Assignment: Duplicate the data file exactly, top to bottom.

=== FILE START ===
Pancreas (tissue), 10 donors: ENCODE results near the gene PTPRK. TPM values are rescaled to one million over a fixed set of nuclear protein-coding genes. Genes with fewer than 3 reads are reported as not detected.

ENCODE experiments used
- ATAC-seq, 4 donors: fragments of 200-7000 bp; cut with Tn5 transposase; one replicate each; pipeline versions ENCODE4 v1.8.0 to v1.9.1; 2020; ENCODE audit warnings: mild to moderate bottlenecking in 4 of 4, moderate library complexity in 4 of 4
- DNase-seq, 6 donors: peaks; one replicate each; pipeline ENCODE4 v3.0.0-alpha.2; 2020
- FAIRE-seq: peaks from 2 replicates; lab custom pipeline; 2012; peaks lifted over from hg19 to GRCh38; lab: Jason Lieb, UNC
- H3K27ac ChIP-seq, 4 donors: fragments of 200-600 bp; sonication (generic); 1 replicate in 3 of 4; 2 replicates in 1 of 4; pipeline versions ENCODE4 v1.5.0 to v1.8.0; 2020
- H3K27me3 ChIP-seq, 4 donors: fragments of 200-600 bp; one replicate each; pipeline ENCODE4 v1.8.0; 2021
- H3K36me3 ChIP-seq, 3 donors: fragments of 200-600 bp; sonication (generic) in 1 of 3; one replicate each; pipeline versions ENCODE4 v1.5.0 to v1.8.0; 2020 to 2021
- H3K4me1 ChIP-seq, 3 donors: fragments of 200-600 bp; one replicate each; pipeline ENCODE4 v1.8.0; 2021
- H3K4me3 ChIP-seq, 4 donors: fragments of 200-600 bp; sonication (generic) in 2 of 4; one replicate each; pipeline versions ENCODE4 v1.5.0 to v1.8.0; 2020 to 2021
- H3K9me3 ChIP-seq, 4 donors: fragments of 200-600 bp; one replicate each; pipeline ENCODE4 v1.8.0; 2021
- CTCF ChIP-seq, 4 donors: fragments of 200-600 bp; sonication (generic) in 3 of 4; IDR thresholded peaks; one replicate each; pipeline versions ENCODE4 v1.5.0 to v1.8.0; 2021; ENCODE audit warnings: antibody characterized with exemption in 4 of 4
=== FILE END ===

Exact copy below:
Pancreas (tissue), 10 donors: ENCODE results near the gene PTPRK. TPM values are rescaled to one million over a fixed set of nuclear protein-coding genes. Genes with fewer than 3 reads are reported as not detected.

ENCODE experiments used
- ATAC-seq, 4 donors: fragments of 200-7000 bp; cut with Tn5 transposase; one replicate each; pipeline versions ENCODE4 v1.8.0 to v1.9.1; 2020; ENCODE audit warnings: mild to moderate bottlenecking in 4 of 4, moderate library complexity in 4 of 4
- DNase-seq, 6 donors: peaks; one replicate each; pipeline ENCODE4 v3.0.0-alpha.2; 2020
- FAIRE-seq: peaks from 2 replicates; lab custom pipeline; 2012; peaks lifted over from hg19 to GRCh38; lab: Jason Lieb, UNC
- H3K27ac ChIP-seq, 4 donors: fragments of 200-600 bp; sonication (generic); 1 replicate in 3 of 4; 2 replicates in 1 of 4; pipeline versions ENCODE4 v1.5.0 to v1.8.0; 2020
- H3K27me3 ChIP-seq, 4 donors: fragments of 200-600 bp; one replicate each; pipeline ENCODE4 v1.8.0; 2021
- H3K36me3 ChIP-seq, 3 donors: fragments of 200-600 bp; sonication (generic) in 1 of 3; one replicate each; pipeline versions ENCODE4 v1.5.0 to v1.8.0; 2020 to 2021
- H3K4me1 ChIP-seq, 3 donors: fragments of 200-600 bp; one replicate each; pipeline ENCODE4 v1.8.0; 2021
- H3K4me3 ChIP-seq, 4 donors: fragments of 200-600 bp; sonication (generic) in 2 of 4; one replicate each; pipeline versions ENCODE4 v1.5.0 to v1.8.0; 2020 to 2021
- H3K9me3 ChIP-seq, 4 donors: fragments of 200-600 bp; one replicate each; pipeline ENCODE4 v1.8.0; 2021
- CTCF ChIP-seq, 4 donors: fragments of 200-600 bp; sonication (generic) in 3 of 4; IDR thresholded peaks; one replicate each; pipeline versions ENCODE4 v1.5.0 to v1.8.0; 2021; ENCODE audit warnings: antibody characterized with exemption in 4 of 4